GSK’s candidate shingles vaccine demonstrates 90% efficacy against shingles in people 70 years of age and over

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The FINANCIAL — GlaxoSmithKline plc on October 27 announced that the second pivotal phase III study of its candidate vaccine Shingrix in adults aged 70 years and over (known as ZOE-70) successfully met its primary objective, demonstrating 90% (95% confidence interval: 84–94) efficacy against shingles compared to placebo. The high efficacy seen in ZOE-70 is in line with the efficacy shown in the first pivotal phase III study in adults aged 50 years and over (ZOE-50) presented earlier this year i.

In addition, a pre-specified pooled analysis of ZOE-70 and ZOE-50 data demonstrated that the candidate vaccine effectively prevents subsequent chronic neuropathic pain, also known as postherpetic neuralgia (PHN) which is the most common severe complication of shingles. Shingrix was demonstrated to be 89% (95% confidence interval: 69– 97) efficacious in preventing PHN in people aged 70 years and over and 91% (95% confidence interval: 76– 98) efficacious in people aged 50 years and over, according to GlaxoSmithKline.

Based on these and the previously reported ZOE-50 data, GSK intends to submit a regulatory application for Shingrix for the prevention of shingles in people 50 years of age and over in North America, in Japan and EU during the second half of 2016.

Alain Brecx, MD, Vaccine Development Leader at GSK said: “Together, these remarkable results underscore the potential of the candidate vaccine to prevent both shingles and PHN in older adults. About 90% of people 50 years and over are at risk of developing shingles, a painful disease that negatively impacts peoples’ health and quality of life. I would like to thank all the people who participated in the two ZOE studies and the clinical investigators.”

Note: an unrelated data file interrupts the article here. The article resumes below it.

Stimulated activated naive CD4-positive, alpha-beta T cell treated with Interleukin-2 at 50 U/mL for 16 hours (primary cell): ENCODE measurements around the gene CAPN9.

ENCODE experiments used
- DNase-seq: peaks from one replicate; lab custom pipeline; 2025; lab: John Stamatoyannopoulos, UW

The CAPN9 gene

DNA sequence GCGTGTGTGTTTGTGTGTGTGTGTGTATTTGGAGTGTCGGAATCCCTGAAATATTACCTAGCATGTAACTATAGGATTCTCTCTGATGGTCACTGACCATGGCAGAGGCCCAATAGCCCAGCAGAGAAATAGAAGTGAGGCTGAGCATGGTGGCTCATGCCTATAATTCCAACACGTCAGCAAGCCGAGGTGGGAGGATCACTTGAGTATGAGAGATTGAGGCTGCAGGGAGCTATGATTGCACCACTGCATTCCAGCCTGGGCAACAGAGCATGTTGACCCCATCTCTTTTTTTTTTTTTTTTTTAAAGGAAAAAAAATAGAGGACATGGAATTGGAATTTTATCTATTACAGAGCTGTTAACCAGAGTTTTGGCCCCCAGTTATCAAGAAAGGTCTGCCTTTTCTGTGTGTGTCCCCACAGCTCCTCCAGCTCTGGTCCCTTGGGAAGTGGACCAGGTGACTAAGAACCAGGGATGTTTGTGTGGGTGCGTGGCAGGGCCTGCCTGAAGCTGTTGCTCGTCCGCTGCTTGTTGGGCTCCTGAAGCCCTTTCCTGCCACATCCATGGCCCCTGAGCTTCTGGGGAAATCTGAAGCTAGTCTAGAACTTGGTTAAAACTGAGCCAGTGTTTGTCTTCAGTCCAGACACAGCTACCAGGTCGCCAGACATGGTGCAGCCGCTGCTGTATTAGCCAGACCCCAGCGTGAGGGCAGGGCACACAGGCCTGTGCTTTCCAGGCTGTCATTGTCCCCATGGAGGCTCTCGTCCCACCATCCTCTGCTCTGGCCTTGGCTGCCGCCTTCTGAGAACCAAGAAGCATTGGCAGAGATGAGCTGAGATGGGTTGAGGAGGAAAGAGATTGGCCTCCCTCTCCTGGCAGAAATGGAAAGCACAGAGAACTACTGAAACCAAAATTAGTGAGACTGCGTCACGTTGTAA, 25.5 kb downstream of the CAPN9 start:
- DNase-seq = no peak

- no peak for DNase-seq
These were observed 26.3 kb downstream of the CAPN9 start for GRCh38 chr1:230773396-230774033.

The risk for shingles and for complications (including PHN) increases as of 50 years of age. GSK’s candidate shingles vaccine is a non-live vaccine and combines gE, a protein found on the virus that causes shingles with an adjuvant system, AS01B ii, which enhances the immunological response to gE.

The full set of safety data from the ZOE-70 trial is currently being analysed and will be disclosed in the coming months. The Independent Data Monitoring Committee (IDMC) for the ZOE-70 study, in its ongoing review of the safety data up to April 2015, did not raise any concerns. The safety profile of the candidate vaccine in older adults is based on data from more than 16,000 subjects who received the vaccine in phase I, II and III clinical trials (including ZOE-50 and 70). The most common adverse events seen in the seven days after vaccination from these studies included local symptoms (pain, redness, swelling at the injection site) and systemic symptoms (muscle pain, fatigue and headache). Data from the study are expected to be presented at a forthcoming scientific conference and submitted for publication in a peer-reviewed journal.


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